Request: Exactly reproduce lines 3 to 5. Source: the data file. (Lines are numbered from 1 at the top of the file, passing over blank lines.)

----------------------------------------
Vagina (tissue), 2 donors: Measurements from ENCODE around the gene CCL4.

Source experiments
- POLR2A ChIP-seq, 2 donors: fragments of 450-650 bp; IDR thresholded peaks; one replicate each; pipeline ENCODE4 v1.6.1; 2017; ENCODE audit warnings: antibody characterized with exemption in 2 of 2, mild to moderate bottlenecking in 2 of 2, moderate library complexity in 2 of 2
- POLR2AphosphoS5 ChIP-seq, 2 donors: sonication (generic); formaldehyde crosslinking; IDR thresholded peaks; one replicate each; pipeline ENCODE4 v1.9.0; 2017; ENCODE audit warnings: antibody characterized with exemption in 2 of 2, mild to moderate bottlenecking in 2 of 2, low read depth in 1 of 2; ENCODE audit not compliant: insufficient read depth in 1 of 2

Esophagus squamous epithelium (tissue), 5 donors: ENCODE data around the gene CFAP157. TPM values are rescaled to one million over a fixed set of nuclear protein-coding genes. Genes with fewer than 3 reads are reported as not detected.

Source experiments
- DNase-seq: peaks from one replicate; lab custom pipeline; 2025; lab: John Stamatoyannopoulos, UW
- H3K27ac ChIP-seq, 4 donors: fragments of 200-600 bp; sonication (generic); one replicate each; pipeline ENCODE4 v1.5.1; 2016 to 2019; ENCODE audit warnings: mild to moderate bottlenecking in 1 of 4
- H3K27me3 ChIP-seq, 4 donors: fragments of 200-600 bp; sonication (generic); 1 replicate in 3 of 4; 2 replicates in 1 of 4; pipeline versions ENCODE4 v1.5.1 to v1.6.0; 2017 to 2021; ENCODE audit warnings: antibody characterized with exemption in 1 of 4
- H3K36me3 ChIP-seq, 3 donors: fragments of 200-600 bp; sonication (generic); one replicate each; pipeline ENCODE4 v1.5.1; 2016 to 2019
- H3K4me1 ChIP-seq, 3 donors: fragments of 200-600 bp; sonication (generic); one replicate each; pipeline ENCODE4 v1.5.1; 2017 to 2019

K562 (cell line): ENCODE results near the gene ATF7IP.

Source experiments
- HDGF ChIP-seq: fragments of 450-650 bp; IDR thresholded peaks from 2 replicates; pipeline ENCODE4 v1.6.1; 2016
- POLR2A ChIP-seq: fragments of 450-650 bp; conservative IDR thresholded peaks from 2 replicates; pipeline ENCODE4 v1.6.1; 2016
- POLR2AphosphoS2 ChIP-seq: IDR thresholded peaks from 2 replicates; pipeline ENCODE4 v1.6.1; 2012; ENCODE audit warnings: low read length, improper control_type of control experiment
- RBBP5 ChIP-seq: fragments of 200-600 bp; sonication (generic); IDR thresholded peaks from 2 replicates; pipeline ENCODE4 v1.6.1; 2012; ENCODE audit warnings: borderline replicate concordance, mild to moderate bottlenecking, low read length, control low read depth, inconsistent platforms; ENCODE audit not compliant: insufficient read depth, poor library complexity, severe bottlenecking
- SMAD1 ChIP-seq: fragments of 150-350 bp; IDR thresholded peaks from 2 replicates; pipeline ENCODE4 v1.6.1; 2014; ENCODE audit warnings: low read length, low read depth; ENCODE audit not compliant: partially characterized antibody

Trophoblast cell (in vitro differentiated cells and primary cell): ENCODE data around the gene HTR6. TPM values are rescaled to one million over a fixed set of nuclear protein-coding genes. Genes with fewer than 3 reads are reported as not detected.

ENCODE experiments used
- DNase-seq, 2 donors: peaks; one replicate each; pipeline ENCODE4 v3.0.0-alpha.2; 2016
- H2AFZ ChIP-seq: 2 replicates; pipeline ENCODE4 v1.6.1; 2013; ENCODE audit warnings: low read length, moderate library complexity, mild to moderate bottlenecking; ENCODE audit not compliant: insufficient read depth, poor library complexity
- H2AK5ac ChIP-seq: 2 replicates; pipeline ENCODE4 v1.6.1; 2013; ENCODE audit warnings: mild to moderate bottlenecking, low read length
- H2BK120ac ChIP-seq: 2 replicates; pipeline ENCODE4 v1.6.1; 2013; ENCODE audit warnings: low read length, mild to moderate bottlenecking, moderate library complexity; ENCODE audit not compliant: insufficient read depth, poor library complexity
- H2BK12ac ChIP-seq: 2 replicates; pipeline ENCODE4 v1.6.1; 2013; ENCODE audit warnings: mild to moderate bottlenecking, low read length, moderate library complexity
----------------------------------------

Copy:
- POLR2A ChIP-seq, 2 donors: fragments of 450-650 bp; IDR thresholded peaks; one replicate each; pipeline ENCODE4 v1.6.1; 2017; ENCODE audit warnings: antibody characterized with exemption in 2 of 2, mild to moderate bottlenecking in 2 of 2, moderate library complexity in 2 of 2
- POLR2AphosphoS5 ChIP-seq, 2 donors: sonication (generic); formaldehyde crosslinking; IDR thresholded peaks; one replicate each; pipeline ENCODE4 v1.9.0; 2017; ENCODE audit warnings: antibody characterized with exemption in 2 of 2, mild to moderate bottlenecking in 2 of 2, low read depth in 1 of 2; ENCODE audit not compliant: insufficient read depth in 1 of 2

Esophagus squamous epithelium (tissue), 5 donors: ENCODE data around the gene CFAP157. TPM values are rescaled to one million over a fixed set of nuclear protein-coding genes. Genes with fewer than 3 reads are reported as not detected.